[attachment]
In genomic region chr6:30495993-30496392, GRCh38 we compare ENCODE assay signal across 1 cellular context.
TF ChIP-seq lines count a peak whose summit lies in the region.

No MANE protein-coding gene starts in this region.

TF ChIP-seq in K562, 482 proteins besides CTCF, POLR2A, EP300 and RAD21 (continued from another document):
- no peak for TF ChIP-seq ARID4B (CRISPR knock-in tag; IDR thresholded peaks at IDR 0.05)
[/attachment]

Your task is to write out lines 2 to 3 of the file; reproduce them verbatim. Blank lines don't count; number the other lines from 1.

TF ChIP-seq lines count a peak whose summit lies in the region.

No MANE protein-coding gene starts in this region.